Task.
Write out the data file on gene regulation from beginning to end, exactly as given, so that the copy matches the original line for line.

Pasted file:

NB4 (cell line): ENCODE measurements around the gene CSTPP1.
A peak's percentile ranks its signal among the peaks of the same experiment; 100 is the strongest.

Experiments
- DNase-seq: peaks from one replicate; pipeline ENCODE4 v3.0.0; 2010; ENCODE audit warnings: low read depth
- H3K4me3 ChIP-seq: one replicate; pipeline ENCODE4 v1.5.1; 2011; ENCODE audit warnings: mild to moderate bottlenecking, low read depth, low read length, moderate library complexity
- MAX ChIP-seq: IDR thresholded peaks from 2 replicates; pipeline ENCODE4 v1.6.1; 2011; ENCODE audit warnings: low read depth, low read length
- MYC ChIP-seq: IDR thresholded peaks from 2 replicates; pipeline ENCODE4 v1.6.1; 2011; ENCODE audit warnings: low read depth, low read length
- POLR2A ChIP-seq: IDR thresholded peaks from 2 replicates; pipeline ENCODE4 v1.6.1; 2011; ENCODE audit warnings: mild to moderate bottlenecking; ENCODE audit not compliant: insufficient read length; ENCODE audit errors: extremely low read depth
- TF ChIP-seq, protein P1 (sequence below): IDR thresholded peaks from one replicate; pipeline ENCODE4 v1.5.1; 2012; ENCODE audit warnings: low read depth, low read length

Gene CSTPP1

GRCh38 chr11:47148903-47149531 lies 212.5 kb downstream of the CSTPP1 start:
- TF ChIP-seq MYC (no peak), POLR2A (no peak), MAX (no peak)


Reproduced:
NB4 (cell line): ENCODE measurements around the gene CSTPP1.
A peak's percentile ranks its signal among the peaks of the same experiment; 100 is the strongest.

Experiments
- DNase-seq: peaks from one replicate; pipeline ENCODE4 v3.0.0; 2010; ENCODE audit warnings: low read depth
- H3K4me3 ChIP-seq: one replicate; pipeline ENCODE4 v1.5.1; 2011; ENCODE audit warnings: mild to moderate bottlenecking, low read depth, low read length, moderate library complexity
- MAX ChIP-seq: IDR thresholded peaks from 2 replicates; pipeline ENCODE4 v1.6.1; 2011; ENCODE audit warnings: low read depth, low read length
- MYC ChIP-seq: IDR thresholded peaks from 2 replicates; pipeline ENCODE4 v1.6.1; 2011; ENCODE audit warnings: low read depth, low read length
- POLR2A ChIP-seq: IDR thresholded peaks from 2 replicates; pipeline ENCODE4 v1.6.1; 2011; ENCODE audit warnings: mild to moderate bottlenecking; ENCODE audit not compliant: insufficient read length; ENCODE audit errors: extremely low read depth
- TF ChIP-seq, protein P1 (sequence below): IDR thresholded peaks from one replicate; pipeline ENCODE4 v1.5.1; 2012; ENCODE audit warnings: low read depth, low read length

Gene CSTPP1

GRCh38 chr11:47148903-47149531 lies 212.5 kb downstream of the CSTPP1 start:
- TF ChIP-seq MYC (no peak), POLR2A (no peak), MAX (no peak)